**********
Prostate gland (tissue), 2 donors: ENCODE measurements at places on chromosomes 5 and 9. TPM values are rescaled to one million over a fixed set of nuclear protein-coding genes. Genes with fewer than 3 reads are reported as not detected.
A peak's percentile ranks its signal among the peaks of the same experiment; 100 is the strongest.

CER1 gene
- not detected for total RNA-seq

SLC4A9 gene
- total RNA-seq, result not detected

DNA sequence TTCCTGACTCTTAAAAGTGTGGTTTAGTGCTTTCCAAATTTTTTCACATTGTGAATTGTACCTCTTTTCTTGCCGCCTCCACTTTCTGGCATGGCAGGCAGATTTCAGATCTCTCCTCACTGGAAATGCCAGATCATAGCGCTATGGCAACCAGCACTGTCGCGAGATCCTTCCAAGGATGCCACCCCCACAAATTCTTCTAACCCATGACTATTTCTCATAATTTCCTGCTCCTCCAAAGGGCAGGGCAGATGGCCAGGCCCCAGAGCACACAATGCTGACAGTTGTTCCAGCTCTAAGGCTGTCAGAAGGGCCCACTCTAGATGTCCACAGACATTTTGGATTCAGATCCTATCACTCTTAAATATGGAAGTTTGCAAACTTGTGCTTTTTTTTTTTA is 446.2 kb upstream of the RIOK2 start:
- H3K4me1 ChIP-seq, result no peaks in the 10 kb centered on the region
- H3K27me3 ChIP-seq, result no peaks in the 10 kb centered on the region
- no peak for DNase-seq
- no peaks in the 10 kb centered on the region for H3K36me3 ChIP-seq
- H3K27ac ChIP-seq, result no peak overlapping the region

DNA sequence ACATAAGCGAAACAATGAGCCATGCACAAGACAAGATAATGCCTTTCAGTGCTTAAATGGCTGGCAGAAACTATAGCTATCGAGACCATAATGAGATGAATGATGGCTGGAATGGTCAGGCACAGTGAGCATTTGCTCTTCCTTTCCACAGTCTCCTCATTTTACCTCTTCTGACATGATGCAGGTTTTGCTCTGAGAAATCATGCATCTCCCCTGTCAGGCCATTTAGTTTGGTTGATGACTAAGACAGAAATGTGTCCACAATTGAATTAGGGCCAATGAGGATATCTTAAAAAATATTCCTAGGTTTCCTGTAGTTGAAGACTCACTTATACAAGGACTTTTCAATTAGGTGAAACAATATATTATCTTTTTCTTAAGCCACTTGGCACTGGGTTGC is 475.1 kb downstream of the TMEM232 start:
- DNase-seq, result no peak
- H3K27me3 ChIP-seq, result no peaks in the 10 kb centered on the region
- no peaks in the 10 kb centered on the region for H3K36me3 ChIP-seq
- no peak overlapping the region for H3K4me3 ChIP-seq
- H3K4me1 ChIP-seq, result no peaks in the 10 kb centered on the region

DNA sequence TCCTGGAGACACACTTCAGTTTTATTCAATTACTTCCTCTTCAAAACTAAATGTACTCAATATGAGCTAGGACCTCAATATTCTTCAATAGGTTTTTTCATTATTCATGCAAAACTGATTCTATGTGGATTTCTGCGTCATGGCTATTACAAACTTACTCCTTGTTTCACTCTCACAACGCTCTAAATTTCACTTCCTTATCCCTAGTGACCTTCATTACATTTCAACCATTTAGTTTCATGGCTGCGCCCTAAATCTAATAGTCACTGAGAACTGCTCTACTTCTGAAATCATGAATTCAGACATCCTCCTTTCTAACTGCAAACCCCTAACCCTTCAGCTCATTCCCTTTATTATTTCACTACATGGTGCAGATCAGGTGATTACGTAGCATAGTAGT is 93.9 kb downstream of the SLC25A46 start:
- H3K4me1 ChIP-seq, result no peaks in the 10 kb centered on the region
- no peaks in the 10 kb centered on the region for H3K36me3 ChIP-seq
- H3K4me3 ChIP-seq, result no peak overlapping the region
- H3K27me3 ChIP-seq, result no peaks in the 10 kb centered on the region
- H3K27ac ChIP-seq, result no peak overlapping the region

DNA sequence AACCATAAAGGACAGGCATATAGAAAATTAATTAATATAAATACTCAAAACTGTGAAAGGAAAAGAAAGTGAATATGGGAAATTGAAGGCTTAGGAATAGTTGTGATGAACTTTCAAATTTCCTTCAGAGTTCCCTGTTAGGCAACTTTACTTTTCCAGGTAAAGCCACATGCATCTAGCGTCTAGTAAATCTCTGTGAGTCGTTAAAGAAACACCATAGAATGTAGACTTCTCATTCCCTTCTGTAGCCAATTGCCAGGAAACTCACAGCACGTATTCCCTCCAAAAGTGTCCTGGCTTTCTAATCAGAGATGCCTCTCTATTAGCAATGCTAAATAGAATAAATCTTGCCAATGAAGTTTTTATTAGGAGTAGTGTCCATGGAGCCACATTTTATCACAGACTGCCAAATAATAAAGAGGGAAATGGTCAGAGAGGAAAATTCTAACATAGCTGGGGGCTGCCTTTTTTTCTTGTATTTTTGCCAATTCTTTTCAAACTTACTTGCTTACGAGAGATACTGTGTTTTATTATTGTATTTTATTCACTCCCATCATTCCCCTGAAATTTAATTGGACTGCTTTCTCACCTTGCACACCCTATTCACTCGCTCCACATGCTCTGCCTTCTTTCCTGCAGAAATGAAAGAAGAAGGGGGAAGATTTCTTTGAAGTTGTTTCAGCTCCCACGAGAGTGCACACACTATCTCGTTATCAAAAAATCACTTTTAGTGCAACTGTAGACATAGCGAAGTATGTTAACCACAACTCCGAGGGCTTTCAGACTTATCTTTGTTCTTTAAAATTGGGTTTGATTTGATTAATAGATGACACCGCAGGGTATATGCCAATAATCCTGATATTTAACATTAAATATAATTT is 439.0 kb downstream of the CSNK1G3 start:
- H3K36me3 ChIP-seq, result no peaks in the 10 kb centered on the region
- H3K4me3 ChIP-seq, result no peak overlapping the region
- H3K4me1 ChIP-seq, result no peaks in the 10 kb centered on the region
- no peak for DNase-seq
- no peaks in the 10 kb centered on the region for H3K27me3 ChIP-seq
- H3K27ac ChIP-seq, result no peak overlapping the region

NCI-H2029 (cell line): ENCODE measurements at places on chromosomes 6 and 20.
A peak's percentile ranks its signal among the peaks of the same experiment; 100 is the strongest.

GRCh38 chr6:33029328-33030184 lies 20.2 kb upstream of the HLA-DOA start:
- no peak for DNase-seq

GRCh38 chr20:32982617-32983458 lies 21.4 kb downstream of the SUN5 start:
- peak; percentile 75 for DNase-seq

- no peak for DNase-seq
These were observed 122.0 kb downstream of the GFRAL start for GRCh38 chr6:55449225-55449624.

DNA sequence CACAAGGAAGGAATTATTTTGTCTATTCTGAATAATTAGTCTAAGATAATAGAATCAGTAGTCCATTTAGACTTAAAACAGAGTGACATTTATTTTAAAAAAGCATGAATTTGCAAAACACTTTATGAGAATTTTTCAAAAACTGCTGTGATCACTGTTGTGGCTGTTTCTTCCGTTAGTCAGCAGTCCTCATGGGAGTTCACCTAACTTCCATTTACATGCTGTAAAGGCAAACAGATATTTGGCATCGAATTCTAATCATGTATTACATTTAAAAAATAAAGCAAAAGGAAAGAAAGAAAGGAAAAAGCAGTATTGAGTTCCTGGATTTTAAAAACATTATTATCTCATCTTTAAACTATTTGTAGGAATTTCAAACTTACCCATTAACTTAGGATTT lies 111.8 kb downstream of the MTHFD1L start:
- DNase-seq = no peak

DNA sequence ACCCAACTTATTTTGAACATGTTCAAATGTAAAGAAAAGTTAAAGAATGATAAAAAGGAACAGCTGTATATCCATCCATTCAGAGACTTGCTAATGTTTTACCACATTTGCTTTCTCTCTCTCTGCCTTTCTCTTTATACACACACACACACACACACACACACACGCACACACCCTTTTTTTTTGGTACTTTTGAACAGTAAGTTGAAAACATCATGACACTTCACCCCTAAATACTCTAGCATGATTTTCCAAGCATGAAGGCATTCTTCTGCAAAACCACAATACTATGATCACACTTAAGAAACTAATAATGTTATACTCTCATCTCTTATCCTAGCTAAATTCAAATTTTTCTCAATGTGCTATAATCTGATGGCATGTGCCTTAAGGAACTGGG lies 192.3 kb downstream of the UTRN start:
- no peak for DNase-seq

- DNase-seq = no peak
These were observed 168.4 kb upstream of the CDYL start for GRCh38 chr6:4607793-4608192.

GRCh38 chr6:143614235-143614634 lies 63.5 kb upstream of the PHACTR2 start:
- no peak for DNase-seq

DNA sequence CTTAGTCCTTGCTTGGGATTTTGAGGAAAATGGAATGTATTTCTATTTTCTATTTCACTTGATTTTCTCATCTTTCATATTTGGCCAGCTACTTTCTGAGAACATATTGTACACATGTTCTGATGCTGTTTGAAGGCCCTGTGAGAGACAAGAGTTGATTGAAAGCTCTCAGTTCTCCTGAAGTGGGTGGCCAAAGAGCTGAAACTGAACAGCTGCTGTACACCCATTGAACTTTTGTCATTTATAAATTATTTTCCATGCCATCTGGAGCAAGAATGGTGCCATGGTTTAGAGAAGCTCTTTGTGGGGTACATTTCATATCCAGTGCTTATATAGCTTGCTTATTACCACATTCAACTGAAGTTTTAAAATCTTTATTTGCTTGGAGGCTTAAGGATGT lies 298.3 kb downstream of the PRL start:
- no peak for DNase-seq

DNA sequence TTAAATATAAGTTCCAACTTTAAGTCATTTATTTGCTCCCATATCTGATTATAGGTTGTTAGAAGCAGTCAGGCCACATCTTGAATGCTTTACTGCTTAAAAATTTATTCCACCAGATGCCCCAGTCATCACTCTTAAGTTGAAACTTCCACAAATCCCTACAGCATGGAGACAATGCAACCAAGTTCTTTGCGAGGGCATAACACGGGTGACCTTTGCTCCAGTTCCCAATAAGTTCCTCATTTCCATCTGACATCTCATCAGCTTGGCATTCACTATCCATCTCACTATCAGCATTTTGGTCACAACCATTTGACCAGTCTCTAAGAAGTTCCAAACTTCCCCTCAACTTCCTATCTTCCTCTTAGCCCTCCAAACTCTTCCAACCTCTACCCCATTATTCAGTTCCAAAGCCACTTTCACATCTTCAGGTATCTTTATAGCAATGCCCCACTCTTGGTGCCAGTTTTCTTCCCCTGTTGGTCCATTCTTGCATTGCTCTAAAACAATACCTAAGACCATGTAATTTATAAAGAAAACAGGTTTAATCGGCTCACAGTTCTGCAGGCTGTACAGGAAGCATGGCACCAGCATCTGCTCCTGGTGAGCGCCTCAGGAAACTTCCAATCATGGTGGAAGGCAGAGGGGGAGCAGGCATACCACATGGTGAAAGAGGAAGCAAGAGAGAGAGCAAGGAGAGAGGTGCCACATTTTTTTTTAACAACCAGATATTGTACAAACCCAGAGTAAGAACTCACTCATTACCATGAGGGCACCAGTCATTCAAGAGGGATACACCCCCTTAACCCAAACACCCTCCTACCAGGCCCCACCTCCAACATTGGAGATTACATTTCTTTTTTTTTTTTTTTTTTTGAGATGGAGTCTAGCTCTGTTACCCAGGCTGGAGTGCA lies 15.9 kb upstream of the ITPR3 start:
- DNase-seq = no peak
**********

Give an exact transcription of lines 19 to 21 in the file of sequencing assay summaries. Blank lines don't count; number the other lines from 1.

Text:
DNA sequence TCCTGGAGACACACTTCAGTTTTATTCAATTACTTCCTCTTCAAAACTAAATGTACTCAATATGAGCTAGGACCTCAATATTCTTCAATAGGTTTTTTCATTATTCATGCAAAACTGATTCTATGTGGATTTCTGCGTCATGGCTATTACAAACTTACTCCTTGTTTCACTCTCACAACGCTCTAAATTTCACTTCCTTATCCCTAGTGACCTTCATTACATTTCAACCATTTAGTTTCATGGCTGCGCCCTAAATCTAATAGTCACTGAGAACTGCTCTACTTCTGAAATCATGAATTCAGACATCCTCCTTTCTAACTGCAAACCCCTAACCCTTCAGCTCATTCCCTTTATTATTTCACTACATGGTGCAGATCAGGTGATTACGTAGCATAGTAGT is 93.9 kb downstream of the SLC25A46 start:
- H3K4me1 ChIP-seq, result no peaks in the 10 kb centered on the region
- no peaks in the 10 kb centered on the region for H3K36me3 ChIP-seq